If you take anything from the articles we've posted this month on what it means to be an Asian-American strong female character, I hope it's the complexity inherent in even considering the question. For all that we as a culture like to reduce "Asia" into a vague notion of East Asian cultures all blended together, Mt. Fuji rising over the Great Wall of China, the truth is that Asia is huge and Asian-American is a very very broad term.
In trying to work through the stereotypes associated with it, then, we have to admit this broadness and look at the multifaceted ways the Asian-American community is seen in the United States. More importantly, we have to look at how this diversity is often blurred over by the media, taking narratives that should get more time and space and reducing them to "best friend" stories or making a character's entire arc actually about her white dad. Then again, there is space to recognize the shows and characters who do get it right, showing best friends who become integral parts of the narrative and characters whose arcs and heritage become the spine of the entire show.
To talk about Asian-American stereotypes is to discuss an entire world of issues, from stories about "tiger moms" and "blushing geishas" to portrayals of "harem girls" and "burkas". If you take nothing else from our writings this month, I hope you at least get that Asia is a very big place.
But I want you to get something more too. For all that advocating for social change through changes to our cultural products and media feels often like a Sisyphean task, it's important to remember that speaking out about this problems does work. It does! Definitely not as quickly or effectively as we all would like, but you can't deny the value and importance of greater understanding.
This month we also saw movements like #whitewashedOUT, where Asian-American media commentators and advocates discussed the horrible issues of whitewashing in mainstream American media. We saw awesome twitter trends like #StarringJohnCho and #StarringConstanceWu, that reimagined mainstream Hollywood hits as being vehicles to star Asian-American actors. And these stories, though seemingly superficial and only based on "raising awareness", have caused nation-wide conversations. Talking about it is, as it turns out, one of the best things we can do.
So let's talk about one more. Let's talk about the rare case of a character who, well, got it right. Of a show that tried really hard to do the right thing and succeeded. Of a character who is inspirational while also being flawed, who is a brilliant over-achiever but also still a human being, who always looks like she walked off the pages of a fashion magazine but needs three alarms to get up in the morning. Let's talk about Dr. Joan Watson.
Dr. Joan Watson (Lucy Liu) is, as a point of fact, the first character we really meet in Elementary. And contrary to prior incarnations of the Sherlock Holmes stories, she's not there to ooh and ahh at Sherlock's brilliance. Instead, within our first scene of meeting her, dominance is established and it's not Sherlock holding the reins.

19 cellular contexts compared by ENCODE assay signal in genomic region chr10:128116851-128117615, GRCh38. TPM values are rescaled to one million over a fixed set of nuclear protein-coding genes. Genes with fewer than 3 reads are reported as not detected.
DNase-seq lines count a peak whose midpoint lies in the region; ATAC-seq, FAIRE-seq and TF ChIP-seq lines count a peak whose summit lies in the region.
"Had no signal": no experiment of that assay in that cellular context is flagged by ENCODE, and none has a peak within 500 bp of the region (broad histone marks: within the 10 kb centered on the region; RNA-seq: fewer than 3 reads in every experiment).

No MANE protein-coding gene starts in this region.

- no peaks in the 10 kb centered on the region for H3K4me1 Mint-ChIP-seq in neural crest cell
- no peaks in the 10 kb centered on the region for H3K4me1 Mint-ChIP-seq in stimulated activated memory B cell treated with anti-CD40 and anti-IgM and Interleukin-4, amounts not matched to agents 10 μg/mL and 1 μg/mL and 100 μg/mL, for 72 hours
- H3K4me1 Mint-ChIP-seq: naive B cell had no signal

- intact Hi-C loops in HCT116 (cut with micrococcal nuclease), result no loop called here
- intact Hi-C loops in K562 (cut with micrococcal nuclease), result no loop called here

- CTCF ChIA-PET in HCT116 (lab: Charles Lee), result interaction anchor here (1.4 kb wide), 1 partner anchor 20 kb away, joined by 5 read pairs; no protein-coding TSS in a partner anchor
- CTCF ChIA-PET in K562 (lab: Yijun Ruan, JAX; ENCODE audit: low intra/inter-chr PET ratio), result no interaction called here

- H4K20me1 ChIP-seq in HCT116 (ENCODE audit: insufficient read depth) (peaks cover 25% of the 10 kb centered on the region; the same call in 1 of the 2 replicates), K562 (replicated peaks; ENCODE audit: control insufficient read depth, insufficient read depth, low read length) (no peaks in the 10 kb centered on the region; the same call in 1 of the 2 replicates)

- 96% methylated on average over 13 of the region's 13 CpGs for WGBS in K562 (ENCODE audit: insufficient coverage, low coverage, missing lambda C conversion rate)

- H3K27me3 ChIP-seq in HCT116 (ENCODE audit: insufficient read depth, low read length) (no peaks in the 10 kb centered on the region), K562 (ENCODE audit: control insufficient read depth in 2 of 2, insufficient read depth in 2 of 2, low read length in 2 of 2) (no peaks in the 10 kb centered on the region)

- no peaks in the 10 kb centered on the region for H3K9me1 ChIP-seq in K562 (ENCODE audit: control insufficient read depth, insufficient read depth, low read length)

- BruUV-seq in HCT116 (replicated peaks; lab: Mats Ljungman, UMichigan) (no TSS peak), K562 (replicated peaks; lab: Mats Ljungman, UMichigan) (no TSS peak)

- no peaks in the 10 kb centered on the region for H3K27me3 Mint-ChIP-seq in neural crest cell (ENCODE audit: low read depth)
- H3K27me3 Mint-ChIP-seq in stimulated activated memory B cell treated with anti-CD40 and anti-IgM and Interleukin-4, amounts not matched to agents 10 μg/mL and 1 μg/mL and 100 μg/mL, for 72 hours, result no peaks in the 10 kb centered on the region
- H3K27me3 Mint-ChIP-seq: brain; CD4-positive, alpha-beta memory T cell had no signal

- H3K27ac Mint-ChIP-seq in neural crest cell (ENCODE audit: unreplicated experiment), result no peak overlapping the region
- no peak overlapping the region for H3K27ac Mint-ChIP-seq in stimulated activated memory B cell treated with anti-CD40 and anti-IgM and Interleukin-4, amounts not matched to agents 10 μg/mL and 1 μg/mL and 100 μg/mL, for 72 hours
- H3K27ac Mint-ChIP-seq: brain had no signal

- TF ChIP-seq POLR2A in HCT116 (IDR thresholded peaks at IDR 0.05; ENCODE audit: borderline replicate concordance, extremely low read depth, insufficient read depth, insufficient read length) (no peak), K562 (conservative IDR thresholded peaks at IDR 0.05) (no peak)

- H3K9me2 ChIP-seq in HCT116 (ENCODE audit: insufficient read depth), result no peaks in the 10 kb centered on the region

No, disrupting the usual order of both Sherlock Holmes adaptations and society in general, it's Joan who runs this show. She comes on not as a curious bystander but because she has a job to do: she's been hired to act as Sherlock's (Johnny Lee Miller) sober companion for six weeks as he readjusts to life outside of the rehab he was in for heroin addiction.
She's there to make sure he doesn't do drugs or fall back into bad habits, but it turns out that Joan has a lot to contribute to Sherlock's crime solving too. An accomplished surgeon who left the medical field after losing a patient, Joan quickly establishes herself as a great resource for Sherlock and he starts finding reasons to bring her to every crime scene.
But the real strength of their relationship comes not from Joan's additions to Sherlock's medical knowledge. No, the reason we the audience fell in love with Joan and the reason Elementary isn't just one more show about a brilliant jerkass pissing people off and being right all the time, is that from the get-go, Joan sets boundaries and parameters for appropriate behavior. She stands up for Sherlock, smacks him down when he's inappropriate, and generally enforces the idea that part of recovery, part of solving crimes, and part of being a damn human being is basic compassion and empathy. And that being smart doesn't give you a free pass to ignore that.
This is Joan's role on the show and this is what makes her not just a fantastic female character but an amazing subversion of the normal tropes dogging Asian-American women in media. She is the arbiter of good behavior, not in a way that means she's "mom-ing" everyone or in the sense that she's a nagging, shrill wife figure.